5 New Tech Stocks that Could Change the Way We Live Forever

1. Amazon (AMZN)

Amazon (AMZN -0.18%) reported better-than-expected second-quarter earnings on July 28, beating multiple forecasts set by Wall Street. The company’s shares soared 24% from July 26 to Aug. 18 as bullish investors put their faith in it.

However, Amazon’s stock still has room for growth, with two of its recent acquisitions looking especially promising.

Amazon went on an acquisition spree between July and August, with its first purchase being subscription-based healthcare company 1Life Healthcare (ONEM -0.32%), known as One Medical, for approximately $3.9 billion. The buyout will see Amazon venture into healthcare, an industry the company has been eyeing for some time. The acquisition might be a match made in heaven, considering One Medical’s mission and Amazon’s unique resources, which will undoubtedly boost the company. 

As described in Amazon’s press release on the acquisition, “One Medical combines in-person care in inviting offices across the country with digital health and virtual care services.” Telehealth services soared in popularity throughout the worst of the pandemic, with virtual healthcare company Teladoc Health‘s stock seeing a significant rise. However, the health stock’s nosedive of 65.4% year to date could be Amazon’s gain. 

If the purchase is successful, Amazon will take control of One Medical’s almost 200 locations and roughly 770,000 patients nationwide — a significantly larger reach than Teladoc. Additionally, Amazon has the chance to incorporate its own technologies, such as unmatched delivery infrastructure and an established subscription service with over 200 million members worldwide. Breaking into the healthcare industry might not come easy, but it seems that Amazon is more than capable of succeeding in its health endeavors. 

On Aug. 5, Amazon announced plans to acquire consumer robotics company iRobot (IRBT -0.17%), the result of a deal valued at approximately $1.7 billion. Compared to One Medical, the purchase is arguably less risky and fits nicely into the company’s current product lineup. 

Amazon has gradually pushed into the smart-home industry over the years with its line of Alexa-enabled products, such as smart speakers, alarm clocks, thermostats, and security cameras. In addition to iRobot’s incredibly popular robot vacuums, Amazon’s purchase of the company also brings on its team of consumer robotic experts who have the potential to boost the company’s range of smart products as a whole and strengthen its hold on the growing industry.

Moreover, Amazon has turned Alexa into a multibillion-dollar business through its smart devices and app store, called Alexa Skills. Developers have flocked to create various Alexa Skills, from which Amazon keeps 30% of the profits. In 2019, analysts estimated Amazon generates $2 billion a year from Alexa skills, with the company keeping $600 million. The acquisition of iRobot only increases the variety of smart products and Alexa Skills the company could offer, which could pay off in a big way for Amazon.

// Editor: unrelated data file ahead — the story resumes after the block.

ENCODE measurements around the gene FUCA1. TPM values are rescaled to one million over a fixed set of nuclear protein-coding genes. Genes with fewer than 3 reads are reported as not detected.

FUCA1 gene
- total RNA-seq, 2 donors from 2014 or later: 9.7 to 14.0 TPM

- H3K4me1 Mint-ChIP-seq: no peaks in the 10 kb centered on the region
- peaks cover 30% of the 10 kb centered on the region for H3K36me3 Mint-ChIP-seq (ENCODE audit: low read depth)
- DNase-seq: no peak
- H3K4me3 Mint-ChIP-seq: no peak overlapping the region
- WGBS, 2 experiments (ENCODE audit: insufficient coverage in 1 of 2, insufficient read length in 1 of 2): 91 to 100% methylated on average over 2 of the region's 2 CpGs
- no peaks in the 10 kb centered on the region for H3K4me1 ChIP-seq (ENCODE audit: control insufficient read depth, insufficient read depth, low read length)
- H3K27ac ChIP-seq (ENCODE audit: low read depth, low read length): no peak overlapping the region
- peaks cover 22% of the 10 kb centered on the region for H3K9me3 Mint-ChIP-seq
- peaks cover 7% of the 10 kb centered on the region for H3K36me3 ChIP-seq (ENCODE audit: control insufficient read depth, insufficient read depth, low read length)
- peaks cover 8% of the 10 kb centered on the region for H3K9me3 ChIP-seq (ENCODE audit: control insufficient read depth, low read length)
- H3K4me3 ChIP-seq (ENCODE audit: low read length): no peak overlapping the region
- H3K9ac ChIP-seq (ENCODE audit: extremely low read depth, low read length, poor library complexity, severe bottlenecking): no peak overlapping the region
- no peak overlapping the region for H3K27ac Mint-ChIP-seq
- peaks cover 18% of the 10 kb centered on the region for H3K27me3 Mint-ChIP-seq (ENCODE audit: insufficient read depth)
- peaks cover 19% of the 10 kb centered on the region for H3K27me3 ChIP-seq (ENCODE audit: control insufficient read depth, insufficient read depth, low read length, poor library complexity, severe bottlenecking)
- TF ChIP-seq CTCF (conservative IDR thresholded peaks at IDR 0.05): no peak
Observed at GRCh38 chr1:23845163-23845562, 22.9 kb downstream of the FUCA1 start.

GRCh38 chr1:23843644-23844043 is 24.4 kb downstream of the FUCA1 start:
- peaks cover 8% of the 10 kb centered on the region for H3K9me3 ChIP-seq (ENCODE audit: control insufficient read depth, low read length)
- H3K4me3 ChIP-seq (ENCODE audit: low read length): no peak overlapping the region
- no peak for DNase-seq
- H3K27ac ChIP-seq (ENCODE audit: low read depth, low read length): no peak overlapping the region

2. Microsoft (MSFT)

As a rule of thumb, the bigger a company is, the more difficult it will be for it to grow quickly. One apparent exception to that rule, though, is the tech behemoth Microsoft (MSFT 0.54%). Despite being a $2 trillion market-cap company, it still found a way to increase its revenue significantly over the last year.

Is this as good as it gets for Microsoft? Or is the world’s third-largest public company by market cap likely to keep delivering market-beating returns for investors?

Microsoft’s cloud division continues to drive results

During the fourth quarter of its fiscal 2022, which ended June 30, Microsoft’s revenue rose 12% year over year. However, multiple factors affected profitability, and net income only increased by 2%. 

The headline numbers, of course, don’t tell the whole story. Matters become clearer when you break the results — delivered on July 26 — down by segment.

Starting with its smallest segment, more personal computing, it makes sense that it hardly grew. That business includes consumer discretionary devices like Surface laptops and tablets and Xbox gaming consoles. Note also that this was the segment for which management gave the widest revenue growth range, reflecting its uncertainty about how strong consumers’ financial situation will be in the back half of this calendar year.

The intelligent cloud unit continues to be a monster, and its revenue growth is projected to accelerate even as many businesses tighten their belts. This strength is a testament to the fact that businesses have come to see their cloud transitions as vital. Investors should pay close attention to this space. Within this segment is Azure, Microsoft’s cloud computing service. Its revenues rose 40% year over year — faster than its primary competitors Amazon Web Services (AWS) at 33% growth and Alphabet’s Google Cloud at 36% growth during their comparable quarters. Although still behind in terms of market share, Microsoft is catching up to AWS, and will be a force to be reckoned with in this space.